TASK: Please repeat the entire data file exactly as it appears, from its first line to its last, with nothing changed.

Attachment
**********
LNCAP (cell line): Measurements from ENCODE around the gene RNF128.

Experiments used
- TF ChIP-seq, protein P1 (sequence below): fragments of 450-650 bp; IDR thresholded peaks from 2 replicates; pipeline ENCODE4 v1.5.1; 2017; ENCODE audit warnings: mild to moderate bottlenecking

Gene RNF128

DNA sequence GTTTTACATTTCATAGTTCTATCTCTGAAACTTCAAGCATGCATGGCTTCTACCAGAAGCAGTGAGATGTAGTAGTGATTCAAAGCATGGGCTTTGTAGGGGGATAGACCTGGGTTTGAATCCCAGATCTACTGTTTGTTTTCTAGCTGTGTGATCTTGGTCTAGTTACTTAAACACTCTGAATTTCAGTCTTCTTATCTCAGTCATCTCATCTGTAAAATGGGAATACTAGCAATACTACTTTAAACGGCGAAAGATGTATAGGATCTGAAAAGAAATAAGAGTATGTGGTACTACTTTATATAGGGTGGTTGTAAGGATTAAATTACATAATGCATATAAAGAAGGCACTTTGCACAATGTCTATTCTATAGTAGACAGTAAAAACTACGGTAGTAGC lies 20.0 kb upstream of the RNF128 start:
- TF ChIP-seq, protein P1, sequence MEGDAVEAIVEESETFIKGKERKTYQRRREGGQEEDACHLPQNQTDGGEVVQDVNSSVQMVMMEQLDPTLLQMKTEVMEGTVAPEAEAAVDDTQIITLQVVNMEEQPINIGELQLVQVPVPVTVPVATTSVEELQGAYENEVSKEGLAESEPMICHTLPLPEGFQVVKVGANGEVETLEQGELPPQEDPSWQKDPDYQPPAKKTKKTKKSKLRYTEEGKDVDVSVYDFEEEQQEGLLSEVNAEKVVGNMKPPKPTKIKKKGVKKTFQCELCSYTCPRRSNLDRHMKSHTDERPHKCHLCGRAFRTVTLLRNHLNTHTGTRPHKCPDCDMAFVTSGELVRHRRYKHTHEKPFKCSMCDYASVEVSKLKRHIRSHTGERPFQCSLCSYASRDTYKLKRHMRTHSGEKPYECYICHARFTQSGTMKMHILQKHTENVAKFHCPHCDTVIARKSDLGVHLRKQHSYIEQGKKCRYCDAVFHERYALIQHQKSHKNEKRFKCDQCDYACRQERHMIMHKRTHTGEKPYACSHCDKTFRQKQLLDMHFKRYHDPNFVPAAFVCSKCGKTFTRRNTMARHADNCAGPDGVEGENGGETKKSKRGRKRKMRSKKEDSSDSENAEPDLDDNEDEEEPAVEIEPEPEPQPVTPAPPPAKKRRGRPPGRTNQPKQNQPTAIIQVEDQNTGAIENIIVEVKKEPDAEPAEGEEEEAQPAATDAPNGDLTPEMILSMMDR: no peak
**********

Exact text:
LNCAP (cell line): Measurements from ENCODE around the gene RNF128.

Experiments used
- TF ChIP-seq, protein P1 (sequence below): fragments of 450-650 bp; IDR thresholded peaks from 2 replicates; pipeline ENCODE4 v1.5.1; 2017; ENCODE audit warnings: mild to moderate bottlenecking

Gene RNF128

DNA sequence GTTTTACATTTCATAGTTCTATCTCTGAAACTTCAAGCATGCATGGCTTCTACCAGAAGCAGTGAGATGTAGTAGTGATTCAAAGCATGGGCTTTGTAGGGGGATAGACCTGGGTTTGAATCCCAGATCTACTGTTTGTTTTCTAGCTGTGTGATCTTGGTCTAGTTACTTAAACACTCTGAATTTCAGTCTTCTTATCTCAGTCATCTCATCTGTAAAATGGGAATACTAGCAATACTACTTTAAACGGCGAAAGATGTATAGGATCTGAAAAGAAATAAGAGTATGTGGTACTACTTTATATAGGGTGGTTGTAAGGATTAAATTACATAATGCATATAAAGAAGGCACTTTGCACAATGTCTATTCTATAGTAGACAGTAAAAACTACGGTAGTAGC lies 20.0 kb upstream of the RNF128 start:
- TF ChIP-seq, protein P1, sequence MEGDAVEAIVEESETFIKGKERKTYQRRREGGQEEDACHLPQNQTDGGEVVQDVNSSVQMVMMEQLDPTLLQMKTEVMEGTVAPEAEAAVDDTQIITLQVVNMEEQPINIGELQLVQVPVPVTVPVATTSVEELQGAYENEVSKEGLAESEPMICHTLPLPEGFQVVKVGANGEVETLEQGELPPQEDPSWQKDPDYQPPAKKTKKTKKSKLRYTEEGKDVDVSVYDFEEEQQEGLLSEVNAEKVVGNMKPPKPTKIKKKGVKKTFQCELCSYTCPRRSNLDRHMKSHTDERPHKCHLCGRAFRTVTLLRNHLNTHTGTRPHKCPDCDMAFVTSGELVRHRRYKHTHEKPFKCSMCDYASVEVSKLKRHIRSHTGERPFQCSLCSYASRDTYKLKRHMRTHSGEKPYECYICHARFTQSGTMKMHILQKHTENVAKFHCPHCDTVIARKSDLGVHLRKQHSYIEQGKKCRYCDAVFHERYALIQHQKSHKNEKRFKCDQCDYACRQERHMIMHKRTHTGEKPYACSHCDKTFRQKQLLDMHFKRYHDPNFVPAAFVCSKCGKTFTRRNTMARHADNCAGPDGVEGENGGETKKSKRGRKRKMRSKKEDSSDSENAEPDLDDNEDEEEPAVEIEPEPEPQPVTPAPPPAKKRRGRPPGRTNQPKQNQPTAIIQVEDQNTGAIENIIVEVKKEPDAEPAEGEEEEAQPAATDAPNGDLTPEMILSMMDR: no peak